Even the nature of the framing changes to alert the viewer that something is going wrong. Akerman and cinematographer Babette Mangolte cycle through carefully placed shots all throughout the first day to communicate the ideas of the film. The camera stays in the doorway of the kitchen, peering in to watch Jeanne work as if trapped in her gender prison. When Jeanne heads out into the hallway to meet her john, Mangolte angles the camera to visually decapitate the protagonist, showing her only from the breasts down as if communicating what men first see in a woman. On the second day, however, some of the camera positions shift, such as a shot of Jeanne from inside the kitchen looking out the door. Chaos reigns, but in a manner far less simple to suss out than in Lars Von Trier's most recent look at tortured women.
As with Antichrist, however, Jeanne Dielman runs on twisted sexual energy. Whenever Jeanne leaves a room, she turns the light off, a seeming gesture of financial concern that is done so absent-mindedly that it ultimately feels like another part of her routine. The constant on/off switching also suggests a subconscious walling-off of the bedroom from the kitchen, separating completely her "mother" and "whore" locations within the house. That the son should leave the lights on as he moves through the house is the first suggestion that he is blurring the lines between the two, and his vaguely Oedipal fixation with his mother elicits the only long dialogues of the film. Even without a husband, Jeanne is still shackled to a man, always trying to please the boy, who ravenously devours all set before him while Jeanne knows exactly how much to portion her meals. On some level, Sylvain understands this, as his quasi-entreaties for her show him reciprocating the husband-worthy attention she places on him with a husband's matrimonial "responsibilities."
For her part, Jeanne exhibits pent-up sexual aggression and anxiety in her activities. Under Akerman's watchful eye, Jeanne's potato peeling takes on an aggressiveness, as does her post-coital bath and scrubbing. Before her shocking final act, the biggest indicator of the character's mental suffering is her frustration with her coffee on the third day. When she tastes her cup, she finds it too bitter and sets about adding milk and sugar, but to no avail. So, she brews another pot, staring at the liquid pouring through the external filter as if watching the hourglass trickle away her life (or sanity). At last, she meets with the third john, and Akerman finally takes us in the bathroom to show Jeanne achieving an orgasm, something that finally makes her think of sex as more than just something between trips to the kitchen. As the man lies on the bed in post-coital relaxation, Jeanne suddenly takes a pair of scissors out of her drawer and stabs the john in his heart, killing him.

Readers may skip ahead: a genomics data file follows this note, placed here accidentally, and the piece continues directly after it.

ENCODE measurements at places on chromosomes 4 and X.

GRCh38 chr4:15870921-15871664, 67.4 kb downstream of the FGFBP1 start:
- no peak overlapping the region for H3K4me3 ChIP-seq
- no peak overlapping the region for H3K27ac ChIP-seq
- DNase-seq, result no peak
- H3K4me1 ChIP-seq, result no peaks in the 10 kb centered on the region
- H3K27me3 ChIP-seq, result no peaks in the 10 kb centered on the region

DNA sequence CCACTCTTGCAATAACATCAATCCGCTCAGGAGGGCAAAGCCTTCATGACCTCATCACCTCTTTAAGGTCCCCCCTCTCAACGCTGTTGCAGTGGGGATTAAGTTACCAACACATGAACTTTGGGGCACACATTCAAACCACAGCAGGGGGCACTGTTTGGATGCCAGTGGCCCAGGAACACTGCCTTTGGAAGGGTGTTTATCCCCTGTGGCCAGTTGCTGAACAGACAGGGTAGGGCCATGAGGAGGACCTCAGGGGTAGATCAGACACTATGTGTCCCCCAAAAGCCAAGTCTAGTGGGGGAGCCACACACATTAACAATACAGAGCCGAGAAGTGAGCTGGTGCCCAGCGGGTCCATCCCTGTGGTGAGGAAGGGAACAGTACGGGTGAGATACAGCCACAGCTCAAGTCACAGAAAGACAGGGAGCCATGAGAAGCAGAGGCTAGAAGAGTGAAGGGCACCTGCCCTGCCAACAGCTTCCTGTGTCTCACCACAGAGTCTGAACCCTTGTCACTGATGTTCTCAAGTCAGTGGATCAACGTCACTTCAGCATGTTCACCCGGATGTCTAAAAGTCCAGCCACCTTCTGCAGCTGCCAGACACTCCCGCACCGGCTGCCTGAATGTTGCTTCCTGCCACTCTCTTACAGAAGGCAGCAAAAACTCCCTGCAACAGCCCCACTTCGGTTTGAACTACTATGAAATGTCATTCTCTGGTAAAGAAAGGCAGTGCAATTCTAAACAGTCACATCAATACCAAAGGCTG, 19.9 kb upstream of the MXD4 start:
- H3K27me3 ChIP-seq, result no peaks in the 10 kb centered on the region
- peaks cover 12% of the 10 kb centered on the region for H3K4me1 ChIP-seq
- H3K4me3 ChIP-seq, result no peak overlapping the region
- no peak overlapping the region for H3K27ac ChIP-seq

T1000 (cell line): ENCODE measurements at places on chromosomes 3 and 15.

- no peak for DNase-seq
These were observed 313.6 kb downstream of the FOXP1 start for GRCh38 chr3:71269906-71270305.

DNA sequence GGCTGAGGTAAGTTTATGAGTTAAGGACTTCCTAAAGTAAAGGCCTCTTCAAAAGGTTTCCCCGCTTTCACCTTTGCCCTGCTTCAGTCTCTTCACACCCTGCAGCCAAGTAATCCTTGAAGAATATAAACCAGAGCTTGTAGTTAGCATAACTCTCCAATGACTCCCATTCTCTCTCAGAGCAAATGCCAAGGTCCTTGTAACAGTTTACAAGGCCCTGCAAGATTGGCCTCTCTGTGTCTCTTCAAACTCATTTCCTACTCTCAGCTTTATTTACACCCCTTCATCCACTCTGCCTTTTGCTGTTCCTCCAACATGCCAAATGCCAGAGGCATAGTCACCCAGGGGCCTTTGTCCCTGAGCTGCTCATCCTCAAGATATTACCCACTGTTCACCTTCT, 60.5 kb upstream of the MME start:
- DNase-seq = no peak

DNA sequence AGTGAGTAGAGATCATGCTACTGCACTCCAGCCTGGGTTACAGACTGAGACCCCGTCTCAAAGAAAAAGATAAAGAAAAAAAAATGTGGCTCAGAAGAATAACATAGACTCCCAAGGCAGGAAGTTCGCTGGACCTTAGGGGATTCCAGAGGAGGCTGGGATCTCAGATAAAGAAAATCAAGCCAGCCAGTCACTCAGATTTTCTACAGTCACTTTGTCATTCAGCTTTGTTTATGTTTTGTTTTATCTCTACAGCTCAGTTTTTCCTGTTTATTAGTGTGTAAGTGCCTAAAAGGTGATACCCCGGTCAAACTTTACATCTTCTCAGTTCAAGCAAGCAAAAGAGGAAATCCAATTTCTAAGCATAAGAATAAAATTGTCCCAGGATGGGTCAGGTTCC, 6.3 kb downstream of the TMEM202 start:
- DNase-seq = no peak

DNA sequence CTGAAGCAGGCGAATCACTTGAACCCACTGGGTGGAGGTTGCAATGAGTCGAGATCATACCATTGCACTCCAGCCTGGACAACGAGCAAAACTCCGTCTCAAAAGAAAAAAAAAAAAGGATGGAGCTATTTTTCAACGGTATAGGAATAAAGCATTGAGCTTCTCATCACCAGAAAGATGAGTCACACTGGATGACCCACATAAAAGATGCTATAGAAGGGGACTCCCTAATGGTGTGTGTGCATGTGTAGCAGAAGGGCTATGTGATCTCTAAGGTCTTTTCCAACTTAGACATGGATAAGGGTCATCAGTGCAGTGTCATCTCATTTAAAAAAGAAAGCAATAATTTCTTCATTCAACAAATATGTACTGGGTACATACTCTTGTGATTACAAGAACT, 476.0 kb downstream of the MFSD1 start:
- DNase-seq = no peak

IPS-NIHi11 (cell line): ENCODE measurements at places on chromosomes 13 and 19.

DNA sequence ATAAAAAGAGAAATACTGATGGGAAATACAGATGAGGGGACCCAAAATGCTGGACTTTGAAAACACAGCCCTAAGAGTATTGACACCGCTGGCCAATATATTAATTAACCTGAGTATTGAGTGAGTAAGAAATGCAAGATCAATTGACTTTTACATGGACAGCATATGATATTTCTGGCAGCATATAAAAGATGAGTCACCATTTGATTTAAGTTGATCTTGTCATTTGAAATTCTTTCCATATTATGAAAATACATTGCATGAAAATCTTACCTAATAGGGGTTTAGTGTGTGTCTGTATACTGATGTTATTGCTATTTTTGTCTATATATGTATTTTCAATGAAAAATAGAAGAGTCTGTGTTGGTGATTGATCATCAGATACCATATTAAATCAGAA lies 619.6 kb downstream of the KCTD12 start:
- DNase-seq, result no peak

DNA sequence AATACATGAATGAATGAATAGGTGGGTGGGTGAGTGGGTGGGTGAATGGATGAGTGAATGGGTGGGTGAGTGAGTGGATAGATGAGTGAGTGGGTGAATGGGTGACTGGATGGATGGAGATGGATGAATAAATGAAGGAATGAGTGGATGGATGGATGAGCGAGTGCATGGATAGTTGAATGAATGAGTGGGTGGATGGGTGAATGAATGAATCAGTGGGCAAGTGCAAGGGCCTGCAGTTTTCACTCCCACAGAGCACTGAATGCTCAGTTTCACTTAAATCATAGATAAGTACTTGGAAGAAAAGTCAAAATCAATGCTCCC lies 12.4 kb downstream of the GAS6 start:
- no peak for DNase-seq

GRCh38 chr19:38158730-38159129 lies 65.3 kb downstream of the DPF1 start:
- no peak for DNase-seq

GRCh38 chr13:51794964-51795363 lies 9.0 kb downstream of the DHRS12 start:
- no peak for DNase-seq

Naturally, after three hours and twenty minutes of uneventful shots, the audience suddenly snaps to attention, and the first thought on anyone's mind is, "Why did she just do that?" Any number of explanations exist, depending on the perspective with which you view the film. In rigid feminist terms, maybe the man stand for masculine oppression -- he does, after all, collapse on top of her after he climaxes. More literally, we can assume that he is a previous client, thus raising the question whether he did something in the past. Perhaps the orgasm shook Jeanne awake after walking through her life like a zombie and she killed the man either in the panic of shock or as revenge for making her aware of the awful repetition of her life. Hell, the ending is so open to interpretation that even a writer as analytical and thoughtful as Jonathan Rosenbaum can suggest that the ending exists merely to serve as an ending, that the final act means less than everything that came before it.
Therein lies the brilliance of Akerman's structure: the "story" and cinematography of Jeanne Dielman trap the main character, crushing her in a rectangular prison even on the occasions that she leaves her house. The film itself, however, is limitless with possible meanings and symbols. I have never seen a more realistic film -- and I'm quite tempted to included documentaries in this statement -- yet the film achieves such realism that it becomes abstract. Even the barely perceptible, pulsating light from an outside source that reflects inside the house takes on a surreal flavor, growing from a throbbing dot on the first day to a spread-out wash of flashing light in the aftermath of the murder like a warning klaxon building in its silent scream. Rarely has a director so completely challenged the conventions of cinema, and if some viewers might view the ending of Jeanne Dielman as a broad sign-off for a film that had already frustrated them enough, I found myself as excited as I've been in a while by the freedom and the trust placed in the audience by a director who spent 195 minutes proving beyond a doubt that she knew exactly what she was doing before donating the final six to let the audience start doing some work.